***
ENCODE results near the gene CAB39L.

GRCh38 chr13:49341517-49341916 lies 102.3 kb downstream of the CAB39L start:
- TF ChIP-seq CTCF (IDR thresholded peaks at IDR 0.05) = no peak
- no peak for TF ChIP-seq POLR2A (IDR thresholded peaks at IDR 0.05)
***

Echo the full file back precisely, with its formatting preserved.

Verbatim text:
ENCODE results near the gene CAB39L.

GRCh38 chr13:49341517-49341916 lies 102.3 kb downstream of the CAB39L start:
- TF ChIP-seq CTCF (IDR thresholded peaks at IDR 0.05) = no peak
- no peak for TF ChIP-seq POLR2A (IDR thresholded peaks at IDR 0.05)